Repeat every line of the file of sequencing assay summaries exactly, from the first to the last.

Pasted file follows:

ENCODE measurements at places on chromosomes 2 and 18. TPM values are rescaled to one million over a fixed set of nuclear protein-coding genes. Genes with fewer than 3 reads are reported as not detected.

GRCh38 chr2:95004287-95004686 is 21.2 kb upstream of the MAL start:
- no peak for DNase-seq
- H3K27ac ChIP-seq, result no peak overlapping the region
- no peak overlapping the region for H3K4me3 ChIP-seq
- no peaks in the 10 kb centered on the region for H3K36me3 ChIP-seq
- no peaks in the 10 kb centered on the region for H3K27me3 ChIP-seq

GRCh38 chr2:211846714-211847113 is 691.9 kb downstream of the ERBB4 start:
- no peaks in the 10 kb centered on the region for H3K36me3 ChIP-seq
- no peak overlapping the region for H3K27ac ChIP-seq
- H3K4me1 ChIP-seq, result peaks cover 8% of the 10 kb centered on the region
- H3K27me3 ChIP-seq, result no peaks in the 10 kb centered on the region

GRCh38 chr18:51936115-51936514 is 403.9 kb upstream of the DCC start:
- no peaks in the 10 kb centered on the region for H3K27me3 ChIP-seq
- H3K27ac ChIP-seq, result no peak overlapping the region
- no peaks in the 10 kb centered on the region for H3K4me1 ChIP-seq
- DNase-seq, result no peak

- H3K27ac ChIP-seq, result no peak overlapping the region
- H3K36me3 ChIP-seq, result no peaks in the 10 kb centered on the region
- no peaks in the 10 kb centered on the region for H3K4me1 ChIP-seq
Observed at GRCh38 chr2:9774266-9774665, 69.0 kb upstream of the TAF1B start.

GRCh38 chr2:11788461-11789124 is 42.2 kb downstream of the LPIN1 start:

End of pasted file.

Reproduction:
ENCODE measurements at places on chromosomes 2 and 18. TPM values are rescaled to one million over a fixed set of nuclear protein-coding genes. Genes with fewer than 3 reads are reported as not detected.

GRCh38 chr2:95004287-95004686 is 21.2 kb upstream of the MAL start:
- no peak for DNase-seq
- H3K27ac ChIP-seq, result no peak overlapping the region
- no peak overlapping the region for H3K4me3 ChIP-seq
- no peaks in the 10 kb centered on the region for H3K36me3 ChIP-seq
- no peaks in the 10 kb centered on the region for H3K27me3 ChIP-seq

GRCh38 chr2:211846714-211847113 is 691.9 kb downstream of the ERBB4 start:
- no peaks in the 10 kb centered on the region for H3K36me3 ChIP-seq
- no peak overlapping the region for H3K27ac ChIP-seq
- H3K4me1 ChIP-seq, result peaks cover 8% of the 10 kb centered on the region
- H3K27me3 ChIP-seq, result no peaks in the 10 kb centered on the region

GRCh38 chr18:51936115-51936514 is 403.9 kb upstream of the DCC start:
- no peaks in the 10 kb centered on the region for H3K27me3 ChIP-seq
- H3K27ac ChIP-seq, result no peak overlapping the region
- no peaks in the 10 kb centered on the region for H3K4me1 ChIP-seq
- DNase-seq, result no peak

- H3K27ac ChIP-seq, result no peak overlapping the region
- H3K36me3 ChIP-seq, result no peaks in the 10 kb centered on the region
- no peaks in the 10 kb centered on the region for H3K4me1 ChIP-seq
Observed at GRCh38 chr2:9774266-9774665, 69.0 kb upstream of the TAF1B start.

GRCh38 chr2:11788461-11789124 is 42.2 kb downstream of the LPIN1 start: